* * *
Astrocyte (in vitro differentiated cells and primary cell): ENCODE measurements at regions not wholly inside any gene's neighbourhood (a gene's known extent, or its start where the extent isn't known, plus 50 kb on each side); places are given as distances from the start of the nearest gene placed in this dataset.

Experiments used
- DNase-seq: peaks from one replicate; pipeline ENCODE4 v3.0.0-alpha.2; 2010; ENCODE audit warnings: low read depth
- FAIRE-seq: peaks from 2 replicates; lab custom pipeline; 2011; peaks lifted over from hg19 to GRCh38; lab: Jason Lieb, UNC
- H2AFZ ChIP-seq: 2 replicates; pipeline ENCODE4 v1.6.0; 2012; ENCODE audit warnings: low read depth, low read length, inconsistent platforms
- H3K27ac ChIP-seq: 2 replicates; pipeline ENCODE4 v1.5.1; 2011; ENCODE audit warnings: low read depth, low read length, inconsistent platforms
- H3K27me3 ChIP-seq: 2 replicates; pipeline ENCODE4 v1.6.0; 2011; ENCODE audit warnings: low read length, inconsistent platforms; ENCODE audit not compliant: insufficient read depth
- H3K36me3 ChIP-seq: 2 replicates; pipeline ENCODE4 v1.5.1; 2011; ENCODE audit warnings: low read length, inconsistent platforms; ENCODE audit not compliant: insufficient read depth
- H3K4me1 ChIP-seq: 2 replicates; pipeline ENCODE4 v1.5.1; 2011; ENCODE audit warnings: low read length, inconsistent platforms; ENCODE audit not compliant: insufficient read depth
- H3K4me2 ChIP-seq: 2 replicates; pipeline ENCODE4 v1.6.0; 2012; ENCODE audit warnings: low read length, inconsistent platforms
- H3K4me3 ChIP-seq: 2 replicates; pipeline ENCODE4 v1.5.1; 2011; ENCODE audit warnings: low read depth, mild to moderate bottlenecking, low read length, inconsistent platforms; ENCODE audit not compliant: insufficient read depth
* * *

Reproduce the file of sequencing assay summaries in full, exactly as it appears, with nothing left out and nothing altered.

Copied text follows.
Astrocyte (in vitro differentiated cells and primary cell): ENCODE measurements at regions not wholly inside any gene's neighbourhood (a gene's known extent, or its start where the extent isn't known, plus 50 kb on each side); places are given as distances from the start of the nearest gene placed in this dataset.

Experiments used
- DNase-seq: peaks from one replicate; pipeline ENCODE4 v3.0.0-alpha.2; 2010; ENCODE audit warnings: low read depth
- FAIRE-seq: peaks from 2 replicates; lab custom pipeline; 2011; peaks lifted over from hg19 to GRCh38; lab: Jason Lieb, UNC
- H2AFZ ChIP-seq: 2 replicates; pipeline ENCODE4 v1.6.0; 2012; ENCODE audit warnings: low read depth, low read length, inconsistent platforms
- H3K27ac ChIP-seq: 2 replicates; pipeline ENCODE4 v1.5.1; 2011; ENCODE audit warnings: low read depth, low read length, inconsistent platforms
- H3K27me3 ChIP-seq: 2 replicates; pipeline ENCODE4 v1.6.0; 2011; ENCODE audit warnings: low read length, inconsistent platforms; ENCODE audit not compliant: insufficient read depth
- H3K36me3 ChIP-seq: 2 replicates; pipeline ENCODE4 v1.5.1; 2011; ENCODE audit warnings: low read length, inconsistent platforms; ENCODE audit not compliant: insufficient read depth
- H3K4me1 ChIP-seq: 2 replicates; pipeline ENCODE4 v1.5.1; 2011; ENCODE audit warnings: low read length, inconsistent platforms; ENCODE audit not compliant: insufficient read depth
- H3K4me2 ChIP-seq: 2 replicates; pipeline ENCODE4 v1.6.0; 2012; ENCODE audit warnings: low read length, inconsistent platforms
- H3K4me3 ChIP-seq: 2 replicates; pipeline ENCODE4 v1.5.1; 2011; ENCODE audit warnings: low read depth, mild to moderate bottlenecking, low read length, inconsistent platforms; ENCODE audit not compliant: insufficient read depth